Are ETFs driving stock prices?

Experts discuss how exchange-traded funds are moving markets.

July 3, 2013

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200358474-001Nearly a year after the 2012 flash crash ignited by a trading glitch at New York-based Knight Capital, investors are still eager to understand what happened under the hood of exchange-traded funds (ETFs), even as the sector continues to grow and prosper. At least, this was my main take-away from a fascinating roundtable on ETFs hosted last week here in Toronto by the Capital Markets Institute and the Canadian ETF Association. Here, a panel of experts shared their views on growth in the industry and the latest academic research. The panel included Eric Kirzner, Professor of Finance, John H. Watson Chair in Value Investing and Director of the Capital Markets Institute, Rotman School of Management; Susan Christofferson, Associate Professor of Finance, Rotman School of Management; Howard J. Atkinson, President, Horizons ETFs Management (Canada) Inc. and Chairman of the Board, Canadian ETF Association; Reginald M. Browne, Managing Director of ETF Team, Knight Capital Group; and Mark Yamada, President & CEO, PUR Investing Inc.

Atkinson pointed out that ETFs, like smartphones, are an interruptive technology that is taking away market share from mutual funds and are occupying a larger space in global capital markets. Faster and cheaper, he said, ETFs make life easier for investors.

As that happens, however, recent academic research has taken a close look at how growth in the ETF space is changing the way capital markets work—some of this research was the subject of a presentation by Christoffersen. With estimates of $8 to $9 trillion of trading in the U.S. tied to an index, she argued, it’s bound to change the dynamics of capital markets. For example, she said, research shows that the price of stocks, including in an index, get pushed up by demand for ETFs and those price changes are permanent. Index inclusion, thus, becomes a factor driving the price of that stock, not just fundamentals and the balance sheet. At the same time, a stock’s deletion from an index can have a negative impact on price.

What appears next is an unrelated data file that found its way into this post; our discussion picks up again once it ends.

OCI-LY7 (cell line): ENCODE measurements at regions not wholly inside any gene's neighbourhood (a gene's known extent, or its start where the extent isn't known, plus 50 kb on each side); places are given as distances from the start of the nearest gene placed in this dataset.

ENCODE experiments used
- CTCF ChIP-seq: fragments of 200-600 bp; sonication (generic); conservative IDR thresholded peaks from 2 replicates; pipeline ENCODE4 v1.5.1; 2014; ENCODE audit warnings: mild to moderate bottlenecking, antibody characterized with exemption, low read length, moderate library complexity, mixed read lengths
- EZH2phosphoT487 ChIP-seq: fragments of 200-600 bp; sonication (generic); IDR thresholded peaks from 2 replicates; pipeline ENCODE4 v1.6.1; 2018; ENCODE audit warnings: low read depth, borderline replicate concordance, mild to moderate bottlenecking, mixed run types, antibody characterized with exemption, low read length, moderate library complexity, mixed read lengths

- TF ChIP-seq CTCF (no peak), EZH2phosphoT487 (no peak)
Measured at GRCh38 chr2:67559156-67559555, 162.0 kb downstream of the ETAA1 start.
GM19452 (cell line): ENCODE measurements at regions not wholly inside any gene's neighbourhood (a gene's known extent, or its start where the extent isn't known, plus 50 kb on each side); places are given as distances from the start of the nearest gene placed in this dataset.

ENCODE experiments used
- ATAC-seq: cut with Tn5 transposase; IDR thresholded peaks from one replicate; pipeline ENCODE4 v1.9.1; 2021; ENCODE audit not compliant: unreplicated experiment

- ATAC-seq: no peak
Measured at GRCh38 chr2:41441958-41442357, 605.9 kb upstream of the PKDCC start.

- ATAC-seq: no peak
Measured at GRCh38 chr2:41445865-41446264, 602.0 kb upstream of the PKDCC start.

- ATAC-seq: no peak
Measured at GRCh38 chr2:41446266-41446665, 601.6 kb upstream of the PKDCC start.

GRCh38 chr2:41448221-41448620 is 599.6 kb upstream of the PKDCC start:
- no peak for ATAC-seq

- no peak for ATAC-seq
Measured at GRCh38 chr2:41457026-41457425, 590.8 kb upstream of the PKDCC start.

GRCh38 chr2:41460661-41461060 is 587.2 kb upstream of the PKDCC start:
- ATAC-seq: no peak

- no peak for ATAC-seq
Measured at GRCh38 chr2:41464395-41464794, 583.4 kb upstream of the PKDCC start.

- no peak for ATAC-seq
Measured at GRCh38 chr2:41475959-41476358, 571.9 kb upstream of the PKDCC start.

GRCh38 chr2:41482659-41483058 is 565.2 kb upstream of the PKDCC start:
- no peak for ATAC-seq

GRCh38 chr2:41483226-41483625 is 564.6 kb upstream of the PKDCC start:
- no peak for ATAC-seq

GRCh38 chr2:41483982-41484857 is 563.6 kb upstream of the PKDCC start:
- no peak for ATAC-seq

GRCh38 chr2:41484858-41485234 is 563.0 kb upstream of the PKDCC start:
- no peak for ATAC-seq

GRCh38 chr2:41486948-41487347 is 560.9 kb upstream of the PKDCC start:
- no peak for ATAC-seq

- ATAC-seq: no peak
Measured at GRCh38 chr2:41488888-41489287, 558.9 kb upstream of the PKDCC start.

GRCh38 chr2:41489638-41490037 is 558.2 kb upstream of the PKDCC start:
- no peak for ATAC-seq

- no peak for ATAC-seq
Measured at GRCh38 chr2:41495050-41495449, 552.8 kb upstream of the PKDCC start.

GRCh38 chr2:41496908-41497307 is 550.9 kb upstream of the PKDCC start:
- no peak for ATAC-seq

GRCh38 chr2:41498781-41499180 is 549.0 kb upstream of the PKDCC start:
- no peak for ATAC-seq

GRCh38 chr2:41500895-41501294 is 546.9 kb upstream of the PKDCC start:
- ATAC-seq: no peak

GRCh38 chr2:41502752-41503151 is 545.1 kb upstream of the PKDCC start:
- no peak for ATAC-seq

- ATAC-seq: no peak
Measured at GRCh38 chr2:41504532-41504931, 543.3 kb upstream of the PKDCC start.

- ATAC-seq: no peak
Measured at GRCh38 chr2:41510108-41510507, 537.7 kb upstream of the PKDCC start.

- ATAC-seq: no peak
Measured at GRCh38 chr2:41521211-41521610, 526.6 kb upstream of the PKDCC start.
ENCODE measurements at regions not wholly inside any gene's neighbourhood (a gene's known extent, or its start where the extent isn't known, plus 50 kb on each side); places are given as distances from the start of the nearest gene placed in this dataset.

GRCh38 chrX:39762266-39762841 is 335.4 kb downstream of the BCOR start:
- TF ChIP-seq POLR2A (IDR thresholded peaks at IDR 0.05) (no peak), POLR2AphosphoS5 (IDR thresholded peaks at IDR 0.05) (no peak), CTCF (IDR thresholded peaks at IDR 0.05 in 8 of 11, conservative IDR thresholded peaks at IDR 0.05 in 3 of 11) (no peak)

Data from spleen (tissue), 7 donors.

Christoffersen likened the behaviour of stocks in an index to birds flying in a flock—both the stock price and the index are behaving the same way. When that happens, diversification benefits go down. It also increases the potential for market instability.

It’s a big change—and a permanent one, given the prevalence of indexes and ETFs in the investment world today.

Christoffersen’s overview of the research was refuted by other panellists, notably by Knight Capital’s Brown. He argued that mutual funds, which occupy a much larger space within capital markets than ETFs, can have the same effect as those managers who try to buy the same stocks en masse. So ETFs aren’t alone.

Next week, I’ll continue to summarize highlights from the roundtable, including the role of authorized participants and how key players are betting on active ETFs to foster growth in the industry.

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